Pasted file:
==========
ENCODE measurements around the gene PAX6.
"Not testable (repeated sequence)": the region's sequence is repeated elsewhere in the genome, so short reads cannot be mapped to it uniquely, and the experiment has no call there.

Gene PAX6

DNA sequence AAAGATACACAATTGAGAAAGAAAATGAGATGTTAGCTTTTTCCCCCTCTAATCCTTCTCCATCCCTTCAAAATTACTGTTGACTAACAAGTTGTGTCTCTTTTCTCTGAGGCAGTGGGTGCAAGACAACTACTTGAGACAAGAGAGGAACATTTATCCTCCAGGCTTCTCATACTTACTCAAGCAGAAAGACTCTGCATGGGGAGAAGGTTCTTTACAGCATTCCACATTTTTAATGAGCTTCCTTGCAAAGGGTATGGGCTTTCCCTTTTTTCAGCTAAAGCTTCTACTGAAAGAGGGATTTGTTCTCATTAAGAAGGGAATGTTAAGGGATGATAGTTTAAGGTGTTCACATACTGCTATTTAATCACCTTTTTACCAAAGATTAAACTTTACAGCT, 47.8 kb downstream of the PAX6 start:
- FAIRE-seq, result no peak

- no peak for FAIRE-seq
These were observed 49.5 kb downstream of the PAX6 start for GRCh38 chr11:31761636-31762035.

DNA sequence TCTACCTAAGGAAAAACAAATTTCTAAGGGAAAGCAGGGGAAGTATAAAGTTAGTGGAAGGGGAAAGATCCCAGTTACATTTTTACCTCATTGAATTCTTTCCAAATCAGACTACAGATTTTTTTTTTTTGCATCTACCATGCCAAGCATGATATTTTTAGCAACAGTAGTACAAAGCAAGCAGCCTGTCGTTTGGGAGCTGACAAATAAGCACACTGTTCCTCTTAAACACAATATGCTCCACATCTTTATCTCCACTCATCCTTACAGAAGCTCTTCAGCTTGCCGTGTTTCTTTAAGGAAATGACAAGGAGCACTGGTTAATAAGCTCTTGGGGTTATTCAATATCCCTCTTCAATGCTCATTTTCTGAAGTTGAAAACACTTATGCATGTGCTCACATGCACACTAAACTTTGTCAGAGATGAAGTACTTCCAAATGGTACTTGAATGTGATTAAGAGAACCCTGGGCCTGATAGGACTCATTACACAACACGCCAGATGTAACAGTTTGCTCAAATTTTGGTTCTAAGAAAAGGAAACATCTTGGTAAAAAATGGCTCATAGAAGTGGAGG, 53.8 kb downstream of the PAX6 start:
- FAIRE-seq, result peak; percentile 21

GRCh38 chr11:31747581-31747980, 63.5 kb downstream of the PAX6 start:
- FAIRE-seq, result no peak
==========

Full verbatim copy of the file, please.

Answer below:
ENCODE measurements around the gene PAX6.
"Not testable (repeated sequence)": the region's sequence is repeated elsewhere in the genome, so short reads cannot be mapped to it uniquely, and the experiment has no call there.

Gene PAX6

DNA sequence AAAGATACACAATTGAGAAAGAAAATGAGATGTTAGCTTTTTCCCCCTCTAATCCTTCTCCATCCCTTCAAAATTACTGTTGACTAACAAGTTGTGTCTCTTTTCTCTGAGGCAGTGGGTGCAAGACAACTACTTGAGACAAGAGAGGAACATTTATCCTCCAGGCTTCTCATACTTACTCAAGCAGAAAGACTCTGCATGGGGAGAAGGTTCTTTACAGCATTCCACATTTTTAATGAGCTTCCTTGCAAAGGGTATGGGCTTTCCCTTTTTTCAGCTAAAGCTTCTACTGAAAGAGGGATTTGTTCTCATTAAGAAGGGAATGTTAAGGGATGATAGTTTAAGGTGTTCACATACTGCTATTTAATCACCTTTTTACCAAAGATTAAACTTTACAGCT, 47.8 kb downstream of the PAX6 start:
- FAIRE-seq, result no peak

- no peak for FAIRE-seq
These were observed 49.5 kb downstream of the PAX6 start for GRCh38 chr11:31761636-31762035.

DNA sequence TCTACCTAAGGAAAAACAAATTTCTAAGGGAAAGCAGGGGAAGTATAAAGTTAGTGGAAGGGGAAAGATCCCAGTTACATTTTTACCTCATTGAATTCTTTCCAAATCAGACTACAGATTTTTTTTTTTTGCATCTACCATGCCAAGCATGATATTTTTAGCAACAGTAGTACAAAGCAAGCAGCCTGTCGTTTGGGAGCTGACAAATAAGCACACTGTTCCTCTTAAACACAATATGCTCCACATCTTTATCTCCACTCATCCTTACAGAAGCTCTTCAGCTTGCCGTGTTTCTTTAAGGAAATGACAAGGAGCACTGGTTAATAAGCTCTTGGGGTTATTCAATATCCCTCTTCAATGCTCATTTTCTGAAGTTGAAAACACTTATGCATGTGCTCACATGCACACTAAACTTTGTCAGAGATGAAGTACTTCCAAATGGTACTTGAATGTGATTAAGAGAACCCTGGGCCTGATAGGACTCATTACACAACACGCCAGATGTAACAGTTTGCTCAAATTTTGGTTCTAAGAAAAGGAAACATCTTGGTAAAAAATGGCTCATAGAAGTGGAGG, 53.8 kb downstream of the PAX6 start:
- FAIRE-seq, result peak; percentile 21

GRCh38 chr11:31747581-31747980, 63.5 kb downstream of the PAX6 start:
- FAIRE-seq, result no peak